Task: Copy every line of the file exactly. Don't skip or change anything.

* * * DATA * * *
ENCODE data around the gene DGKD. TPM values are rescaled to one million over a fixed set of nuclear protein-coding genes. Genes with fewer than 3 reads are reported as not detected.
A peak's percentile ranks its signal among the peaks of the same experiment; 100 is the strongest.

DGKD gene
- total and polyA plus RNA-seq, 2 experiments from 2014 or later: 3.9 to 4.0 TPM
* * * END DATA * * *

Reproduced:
ENCODE data around the gene DGKD. TPM values are rescaled to one million over a fixed set of nuclear protein-coding genes. Genes with fewer than 3 reads are reported as not detected.
A peak's percentile ranks its signal among the peaks of the same experiment; 100 is the strongest.

DGKD gene
- total and polyA plus RNA-seq, 2 experiments from 2014 or later: 3.9 to 4.0 TPM